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My Jeremiah Review

D

**DONOTDELETE**

Guest
I finally got to see the last 35 minutes of Jeremiah. I saw the first hour last Sunday. There are a couple of things that I focus on when I'm watching a pilot and trying to determine if the series will fly. They aren't too different from what I look for as a viewer. Characters, premise, originality, and execution.

CHARACTERS
When a show is named after a person, the titular character is usually the key one. I'm not sure who Jeremiah is supposed to be on paper or who he was in the original comic book, but he is embodied by Luke Perry on the TV screen. Mr. Perry underplays the role and he isn't a great actor. He makes it very easy for other actors to outshine and imbue their characters with more charisma than Jeremiah. This is not a good thing. Merely being taciturn doesn't necessarily translate to lack of charisma (look at Mel Gibson as the Road Warrior), but it does in Mr. Perry's case. This is not a good thing for the series.

I liked the character of Kurdy played by Malcolm-Jamal Warner. Kurdy seems intended to be the sidekick, but I'm already more interested in his character than I am Jeremiah's. Mr. Warner brings a vulnerability to the role that I liked. It would have been an interesting twist to the series--and this series NEEDS original twists--if Warner had been cast as Jeremiah instead of Perry and have the sidekick be the white guy.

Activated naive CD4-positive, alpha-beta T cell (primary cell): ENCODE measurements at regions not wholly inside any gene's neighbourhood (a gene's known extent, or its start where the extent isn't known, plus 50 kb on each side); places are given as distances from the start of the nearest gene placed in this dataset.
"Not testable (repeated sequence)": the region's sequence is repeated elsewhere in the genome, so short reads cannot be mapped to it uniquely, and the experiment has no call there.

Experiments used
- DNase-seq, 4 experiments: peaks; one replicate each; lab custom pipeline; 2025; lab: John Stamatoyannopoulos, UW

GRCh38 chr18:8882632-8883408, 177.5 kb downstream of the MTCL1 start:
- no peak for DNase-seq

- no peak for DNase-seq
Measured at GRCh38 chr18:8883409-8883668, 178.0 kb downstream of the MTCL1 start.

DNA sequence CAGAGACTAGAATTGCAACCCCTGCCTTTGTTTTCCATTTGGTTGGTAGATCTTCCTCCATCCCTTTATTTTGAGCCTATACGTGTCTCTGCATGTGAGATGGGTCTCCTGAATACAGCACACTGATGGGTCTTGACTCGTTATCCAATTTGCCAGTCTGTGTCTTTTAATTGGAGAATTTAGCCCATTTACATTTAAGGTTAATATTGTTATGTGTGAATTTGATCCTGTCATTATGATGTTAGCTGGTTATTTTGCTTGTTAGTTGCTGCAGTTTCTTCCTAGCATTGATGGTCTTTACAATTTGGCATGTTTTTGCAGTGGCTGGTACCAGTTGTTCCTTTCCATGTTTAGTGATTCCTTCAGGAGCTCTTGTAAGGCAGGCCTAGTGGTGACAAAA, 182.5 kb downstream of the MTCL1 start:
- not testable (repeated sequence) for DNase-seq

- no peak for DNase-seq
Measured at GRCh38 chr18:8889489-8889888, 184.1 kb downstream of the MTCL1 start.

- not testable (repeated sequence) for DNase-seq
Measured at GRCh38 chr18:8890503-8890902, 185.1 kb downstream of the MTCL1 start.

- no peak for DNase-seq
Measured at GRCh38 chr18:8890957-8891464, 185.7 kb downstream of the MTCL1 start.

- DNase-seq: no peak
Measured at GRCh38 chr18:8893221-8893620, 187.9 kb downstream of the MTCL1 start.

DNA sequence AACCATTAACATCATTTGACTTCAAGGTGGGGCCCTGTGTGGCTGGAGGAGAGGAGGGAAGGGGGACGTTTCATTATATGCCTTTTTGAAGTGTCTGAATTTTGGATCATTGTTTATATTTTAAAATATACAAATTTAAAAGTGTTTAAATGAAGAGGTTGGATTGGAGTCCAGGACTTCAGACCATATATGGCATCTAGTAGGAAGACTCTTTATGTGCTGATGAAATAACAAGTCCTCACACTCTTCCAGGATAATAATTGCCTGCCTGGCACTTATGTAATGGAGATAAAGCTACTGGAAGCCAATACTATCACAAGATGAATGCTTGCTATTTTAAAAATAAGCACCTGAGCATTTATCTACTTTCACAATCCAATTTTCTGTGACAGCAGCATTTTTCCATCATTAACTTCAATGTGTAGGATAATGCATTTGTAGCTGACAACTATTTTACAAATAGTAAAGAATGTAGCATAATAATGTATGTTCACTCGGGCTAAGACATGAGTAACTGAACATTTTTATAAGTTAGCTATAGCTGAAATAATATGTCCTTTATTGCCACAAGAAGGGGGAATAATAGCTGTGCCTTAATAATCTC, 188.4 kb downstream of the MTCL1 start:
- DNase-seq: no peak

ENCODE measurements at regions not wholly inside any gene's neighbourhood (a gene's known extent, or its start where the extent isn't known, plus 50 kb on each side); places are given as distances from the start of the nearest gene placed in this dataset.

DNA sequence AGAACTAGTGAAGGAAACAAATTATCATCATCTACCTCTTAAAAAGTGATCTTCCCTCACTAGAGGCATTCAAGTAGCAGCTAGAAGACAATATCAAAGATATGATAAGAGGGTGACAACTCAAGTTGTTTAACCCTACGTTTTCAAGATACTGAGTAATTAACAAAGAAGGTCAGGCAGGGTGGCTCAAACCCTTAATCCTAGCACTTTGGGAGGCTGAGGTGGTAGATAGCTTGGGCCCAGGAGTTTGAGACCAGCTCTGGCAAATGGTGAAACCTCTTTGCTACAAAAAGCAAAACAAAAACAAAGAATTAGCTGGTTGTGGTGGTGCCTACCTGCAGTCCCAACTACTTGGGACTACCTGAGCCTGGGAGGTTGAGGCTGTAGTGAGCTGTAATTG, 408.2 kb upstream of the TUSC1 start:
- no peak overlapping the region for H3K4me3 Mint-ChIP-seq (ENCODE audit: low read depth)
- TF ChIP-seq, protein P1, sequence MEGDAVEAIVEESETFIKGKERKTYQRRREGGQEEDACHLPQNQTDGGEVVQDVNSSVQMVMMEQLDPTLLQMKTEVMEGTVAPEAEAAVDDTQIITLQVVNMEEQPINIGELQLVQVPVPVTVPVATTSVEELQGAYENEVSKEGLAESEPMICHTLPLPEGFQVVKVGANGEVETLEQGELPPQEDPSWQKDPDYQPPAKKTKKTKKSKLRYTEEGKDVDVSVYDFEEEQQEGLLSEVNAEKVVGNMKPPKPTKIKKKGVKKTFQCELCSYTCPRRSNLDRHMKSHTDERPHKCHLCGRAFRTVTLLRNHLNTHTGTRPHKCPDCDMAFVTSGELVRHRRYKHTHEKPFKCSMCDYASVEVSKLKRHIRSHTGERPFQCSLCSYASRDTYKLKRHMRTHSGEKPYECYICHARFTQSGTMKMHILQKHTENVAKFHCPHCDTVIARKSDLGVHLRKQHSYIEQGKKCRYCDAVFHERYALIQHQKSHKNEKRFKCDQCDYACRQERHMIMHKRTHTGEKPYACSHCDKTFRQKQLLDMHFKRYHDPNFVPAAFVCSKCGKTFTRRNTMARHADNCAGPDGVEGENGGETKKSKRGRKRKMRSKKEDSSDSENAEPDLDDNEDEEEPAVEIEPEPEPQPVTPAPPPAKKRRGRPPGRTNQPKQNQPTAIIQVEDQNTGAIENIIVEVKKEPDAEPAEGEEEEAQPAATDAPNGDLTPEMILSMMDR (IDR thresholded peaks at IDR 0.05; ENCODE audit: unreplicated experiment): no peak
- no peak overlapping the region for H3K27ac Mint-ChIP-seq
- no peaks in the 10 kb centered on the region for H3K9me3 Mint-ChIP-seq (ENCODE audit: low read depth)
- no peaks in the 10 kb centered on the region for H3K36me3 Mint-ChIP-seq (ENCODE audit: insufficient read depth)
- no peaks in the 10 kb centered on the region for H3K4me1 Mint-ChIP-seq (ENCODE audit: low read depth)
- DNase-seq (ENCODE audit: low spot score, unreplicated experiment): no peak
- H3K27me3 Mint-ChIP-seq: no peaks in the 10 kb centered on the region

Of the other characters who I assume to be semi-regular both Kim Hawthorne, playing Theo, and Peter Stebbings as Markus were decent enough actors and had good charisma, but I'm not sure I believed in their characters.

The nagging thing in my mind about all of the characters peopling this series is that I'm not sure they correspond to how I would imagine characters having gone through what they went through to be.

The bottom line is that this series has a deficit of characterization. Many series can succeed almost solely on presenting really interesting characters. The Guardian was a series whose pilot really impressed me almost on Simon Baker's charisma and character alone.

Though competent in some cases, none of Jeremiah's characters, particularly Jeremiah made me go "wow".

PREMISE
The post-apocolyptic premise of Jeremiah is a challenge because it's been done so many times, both well and not-so-well. The history of dystopian series succeeding is not a good one. Jeremiah needed to come up with something powerful and fresh, but I felt that I was watching pieces of other movies and series thrown together. Thunder Mountain reminded me of Earth II, for instance. Often when the series was reminiscent of other things I've seen, the comparison was that the place I saw it before did it better.

It also kept nagging at me that this was "Apoclypse Lite". Nothing seemed quite as bad as I expected. The only really strong sequence was with the skinheads, but that was brief. The world of the mob in New Jersey, as portrayed in the Sopranos scares me more on a regular basis.